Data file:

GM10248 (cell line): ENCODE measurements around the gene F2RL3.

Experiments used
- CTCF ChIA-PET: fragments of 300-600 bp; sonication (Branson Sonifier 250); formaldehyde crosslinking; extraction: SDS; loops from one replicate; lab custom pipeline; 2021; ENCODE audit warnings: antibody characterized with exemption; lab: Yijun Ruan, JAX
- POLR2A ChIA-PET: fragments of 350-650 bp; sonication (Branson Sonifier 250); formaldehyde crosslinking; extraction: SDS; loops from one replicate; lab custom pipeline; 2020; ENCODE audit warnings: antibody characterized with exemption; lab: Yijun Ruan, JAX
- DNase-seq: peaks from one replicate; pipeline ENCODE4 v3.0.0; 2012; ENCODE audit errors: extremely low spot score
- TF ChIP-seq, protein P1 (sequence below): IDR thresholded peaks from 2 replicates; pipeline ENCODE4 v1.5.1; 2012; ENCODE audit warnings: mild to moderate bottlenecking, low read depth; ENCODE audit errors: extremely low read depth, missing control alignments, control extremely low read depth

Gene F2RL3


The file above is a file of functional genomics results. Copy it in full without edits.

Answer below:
GM10248 (cell line): ENCODE measurements around the gene F2RL3.

Experiments used
- CTCF ChIA-PET: fragments of 300-600 bp; sonication (Branson Sonifier 250); formaldehyde crosslinking; extraction: SDS; loops from one replicate; lab custom pipeline; 2021; ENCODE audit warnings: antibody characterized with exemption; lab: Yijun Ruan, JAX
- POLR2A ChIA-PET: fragments of 350-650 bp; sonication (Branson Sonifier 250); formaldehyde crosslinking; extraction: SDS; loops from one replicate; lab custom pipeline; 2020; ENCODE audit warnings: antibody characterized with exemption; lab: Yijun Ruan, JAX
- DNase-seq: peaks from one replicate; pipeline ENCODE4 v3.0.0; 2012; ENCODE audit errors: extremely low spot score
- TF ChIP-seq, protein P1 (sequence below): IDR thresholded peaks from 2 replicates; pipeline ENCODE4 v1.5.1; 2012; ENCODE audit warnings: mild to moderate bottlenecking, low read depth; ENCODE audit errors: extremely low read depth, missing control alignments, control extremely low read depth

Gene F2RL3